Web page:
Breadcrumbs Skip Navigation LinksGraphene Flagship > News > Interview with Costas Galiotis on superlubricity in graphene

Interview with Costas Galiotis on superlubricity in graphene

​By: Tom Foley (Graphene Flagship)

Graphene Flagship partner Costas Galiotis discusses how graphene can endow mechanical components with superlubricity, a state of ultra-low friction, to reduce wear and tear

Friction between moving parts can significantly degrade mechanical components and devices. The introduction of graphene-enabled superlubricity, a state of ultra-low friction between two surfaces, could reduce wear and tear and enable longer-lasting, more durable dry-lubricated machinery. This could be particularly important for the next generation of wind turbines, electrical switches, and micro- and nano-electromechanical systems.

We interviewed Costas Galiotis, Graphene Flagship Work Package Leader for Composites, based at Graphene Flagship partner FORTH, Greece, who speaks about his research and emphasises the potential of superlubric graphene as a new and effective dry lubricant for moving components.

What is superlubricity and how does it arise?

Superlubricity is a state of motion in which friction is very low, or even vanishes – although there is not a strict definition from a quantitative perspective. Roughly speaking, for superlubric behavior, the friction coefficient needs to be less than 0.01.

Superlubricity arises when two crystalline surfaces are in an incommensurate stacking state: in other words, the two surfaces slip and slide against each other under dry conditions, with very low friction.

Why superlubricity a useful property?

When two solid surfaces in contact are subjected to relative motion, friction between them converts kinetic energy to thermal energy. Friction can cause serious wear problems by damaging moving components.

Superlubricity is a state of motion that generates ultra-low friction and, therefore it significantly suppresses friction-related wear and tear problems.  Superlubricity has important implications for practical applications, such as in the dry lubrication of mechanical drive components like micro/nano-electromechanical systems (MEMS/NEMS), in electrical switches and in wind energy components.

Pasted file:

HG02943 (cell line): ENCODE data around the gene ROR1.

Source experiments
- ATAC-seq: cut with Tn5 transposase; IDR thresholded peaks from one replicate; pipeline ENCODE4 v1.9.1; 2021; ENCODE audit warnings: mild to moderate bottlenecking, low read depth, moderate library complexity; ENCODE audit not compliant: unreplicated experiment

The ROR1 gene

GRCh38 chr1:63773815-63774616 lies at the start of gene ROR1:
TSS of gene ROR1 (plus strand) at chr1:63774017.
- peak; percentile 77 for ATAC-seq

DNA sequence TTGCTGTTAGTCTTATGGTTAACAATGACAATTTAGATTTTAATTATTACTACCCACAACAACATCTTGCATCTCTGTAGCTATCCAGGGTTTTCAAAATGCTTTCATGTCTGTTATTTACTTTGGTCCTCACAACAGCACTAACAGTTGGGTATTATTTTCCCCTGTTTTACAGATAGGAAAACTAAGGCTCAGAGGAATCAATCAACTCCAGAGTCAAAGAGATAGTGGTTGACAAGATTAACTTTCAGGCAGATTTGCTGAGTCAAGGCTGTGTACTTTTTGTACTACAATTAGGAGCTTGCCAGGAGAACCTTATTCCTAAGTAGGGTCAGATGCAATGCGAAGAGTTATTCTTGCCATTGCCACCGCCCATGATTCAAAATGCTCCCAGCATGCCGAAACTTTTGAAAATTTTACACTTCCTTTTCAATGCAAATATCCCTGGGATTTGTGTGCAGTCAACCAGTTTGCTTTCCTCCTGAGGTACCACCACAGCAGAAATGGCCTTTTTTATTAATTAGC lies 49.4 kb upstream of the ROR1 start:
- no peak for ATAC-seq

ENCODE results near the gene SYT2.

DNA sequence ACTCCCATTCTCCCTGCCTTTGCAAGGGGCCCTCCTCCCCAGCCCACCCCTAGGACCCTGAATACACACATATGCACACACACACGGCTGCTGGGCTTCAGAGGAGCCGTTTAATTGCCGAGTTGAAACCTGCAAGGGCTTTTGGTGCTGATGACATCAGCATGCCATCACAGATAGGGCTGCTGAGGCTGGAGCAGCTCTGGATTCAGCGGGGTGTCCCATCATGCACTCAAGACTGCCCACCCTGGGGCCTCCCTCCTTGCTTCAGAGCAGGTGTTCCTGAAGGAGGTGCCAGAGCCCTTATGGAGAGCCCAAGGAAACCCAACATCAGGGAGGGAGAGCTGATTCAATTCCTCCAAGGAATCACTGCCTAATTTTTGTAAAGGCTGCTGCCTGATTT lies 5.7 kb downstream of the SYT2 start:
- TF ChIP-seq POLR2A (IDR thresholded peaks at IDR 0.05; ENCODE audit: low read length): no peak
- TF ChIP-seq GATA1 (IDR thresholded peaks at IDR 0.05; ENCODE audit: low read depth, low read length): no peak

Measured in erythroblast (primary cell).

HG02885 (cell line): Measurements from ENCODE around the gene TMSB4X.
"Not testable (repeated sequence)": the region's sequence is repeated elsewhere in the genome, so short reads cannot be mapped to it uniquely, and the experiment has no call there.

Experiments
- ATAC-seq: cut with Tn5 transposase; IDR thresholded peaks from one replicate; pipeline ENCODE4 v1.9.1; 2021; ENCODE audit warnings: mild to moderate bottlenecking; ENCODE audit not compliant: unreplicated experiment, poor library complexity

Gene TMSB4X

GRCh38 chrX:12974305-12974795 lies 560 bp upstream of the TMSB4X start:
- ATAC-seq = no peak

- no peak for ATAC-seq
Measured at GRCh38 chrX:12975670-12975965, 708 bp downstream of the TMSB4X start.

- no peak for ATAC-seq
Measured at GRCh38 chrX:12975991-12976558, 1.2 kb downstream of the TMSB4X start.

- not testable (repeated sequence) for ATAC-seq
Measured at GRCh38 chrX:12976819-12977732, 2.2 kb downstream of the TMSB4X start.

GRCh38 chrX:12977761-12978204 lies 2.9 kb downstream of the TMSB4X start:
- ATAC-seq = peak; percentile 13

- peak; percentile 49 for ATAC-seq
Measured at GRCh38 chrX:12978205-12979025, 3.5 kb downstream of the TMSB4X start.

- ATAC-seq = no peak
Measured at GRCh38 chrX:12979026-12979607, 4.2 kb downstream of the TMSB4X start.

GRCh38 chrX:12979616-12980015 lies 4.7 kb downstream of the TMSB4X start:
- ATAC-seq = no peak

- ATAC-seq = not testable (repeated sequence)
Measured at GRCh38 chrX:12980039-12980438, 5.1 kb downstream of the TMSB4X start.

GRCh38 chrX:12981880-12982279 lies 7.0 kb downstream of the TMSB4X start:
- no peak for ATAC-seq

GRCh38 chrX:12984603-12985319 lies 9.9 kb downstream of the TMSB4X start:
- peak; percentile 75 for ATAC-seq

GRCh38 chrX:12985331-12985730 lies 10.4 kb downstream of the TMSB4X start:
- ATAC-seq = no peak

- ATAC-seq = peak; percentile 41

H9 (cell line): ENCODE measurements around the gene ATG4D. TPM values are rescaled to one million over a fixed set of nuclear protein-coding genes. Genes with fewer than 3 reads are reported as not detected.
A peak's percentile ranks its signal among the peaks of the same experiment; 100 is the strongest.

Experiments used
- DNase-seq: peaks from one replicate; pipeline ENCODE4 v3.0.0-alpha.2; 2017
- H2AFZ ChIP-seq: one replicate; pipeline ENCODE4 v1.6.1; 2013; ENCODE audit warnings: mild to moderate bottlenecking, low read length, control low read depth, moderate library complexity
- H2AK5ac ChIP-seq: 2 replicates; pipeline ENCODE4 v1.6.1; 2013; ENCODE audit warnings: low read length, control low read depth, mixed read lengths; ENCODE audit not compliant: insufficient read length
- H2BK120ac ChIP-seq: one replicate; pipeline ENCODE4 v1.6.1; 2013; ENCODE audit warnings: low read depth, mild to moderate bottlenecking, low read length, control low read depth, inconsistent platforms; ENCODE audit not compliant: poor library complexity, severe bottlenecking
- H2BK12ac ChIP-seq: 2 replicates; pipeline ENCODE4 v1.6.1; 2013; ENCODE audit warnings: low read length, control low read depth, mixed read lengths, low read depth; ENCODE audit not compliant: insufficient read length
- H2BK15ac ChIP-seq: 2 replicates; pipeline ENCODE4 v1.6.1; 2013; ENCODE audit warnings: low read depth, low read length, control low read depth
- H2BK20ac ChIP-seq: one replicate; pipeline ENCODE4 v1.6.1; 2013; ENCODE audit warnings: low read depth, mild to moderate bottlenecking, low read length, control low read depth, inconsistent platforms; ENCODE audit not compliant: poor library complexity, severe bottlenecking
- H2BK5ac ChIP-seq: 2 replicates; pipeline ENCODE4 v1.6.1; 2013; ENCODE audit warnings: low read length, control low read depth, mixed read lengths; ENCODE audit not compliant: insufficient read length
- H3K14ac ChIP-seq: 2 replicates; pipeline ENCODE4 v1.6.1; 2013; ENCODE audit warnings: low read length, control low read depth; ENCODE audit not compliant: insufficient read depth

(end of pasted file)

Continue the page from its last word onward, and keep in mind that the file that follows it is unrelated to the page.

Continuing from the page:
How can graphene enable new superlubric components?

If we can better understand the interlayer shear stress reduction mechanism in a graphene–graphene system, such as bilayer graphene, then we can better exploit it as a superlubricant for state-of-the-art applications to minimize both energy loss and damage from wear and tear – which would improve the lifetime of the products and components as well.

Is it a challenge to introduce superlubricity to a graphene-based material such as bilayer graphene?

Yes. In graphite, which is considered a lubricant, there are many commensurate stacking domains, which lead to mechanical interlocking between the graphene layers – meaning there is high friction between them. Equally, in bilayer graphene, the two layers are strongly bonded to each other, and the friction is much higher – confirmed by the presence of a single characteristic 2D peak in the Raman spectrum.   

Do you have any recent advances in this area?

We recently investigated how graphene could enable superlubric components for mechanical devices. We tested bilayer graphene in an incommensurate state, where graphene layers are stacked randomly by sequential transferring.

In bilayer graphene, the two layers are normally strongly bonded to each other, meaning the friction is higher. When the two layers are randomly stacked, they slide against each other with minimal friction. We confirmed this by measuring the interlayer shear stresses, which were very low, and found that the friction between the graphene layers drops to almost zero – as long as they are randomly stacked.

These graphene layers exhibited superlubricity.

What causes this behavior?

Using Raman spectroscopy, we found that in graphene with disordered stacking, less than half of the total strain applied to the bottom layer is transferred to the top layer, meaning the layers can freely slip and slide against each other. After verifying the mechanism using computational molecular dynamics simulations, we demonstrated the phenomenon in practice by coating two surfaces with disordered single-layer graphene. In line with our predictions, friction between them substantially decreased when we applied a strain. This persists even for large graphene monolayers produced by chemical vapour deposition (CVD) – as long as they are randomly stacked, paving the way for us commercial applications that use CVD graphene sheets.

What applications could graphene-based superlubricity have?

This technology could lead to a new generation of dry lubricants based on graphene and layered materials. The lubricants will also play a key role in the Graphene Flagship's Circuit Breakers project. One of a series of eleven new industry-focused Spearhead Projects, the initiative aims to develop maintenance-free circuit breakers for new, flexible and smart power distribution systems. The circuit breakers' moving components will be coated with graphene and layered material lubricants, enhancing their durability, lifetime and more.

References

"Tunable macroscale structural superlubricity in two-layer graphene via strain engineering," C. Androulidakis, E.N. Koukaras, G. Paterakis, G. Trakakis and C. Galiotis., Nature Comm., 11, 1595 (2020), DOI: 10.1038/s41467-020-15446-y



Page Contact:
Publishing date: 02 July 2020 16:44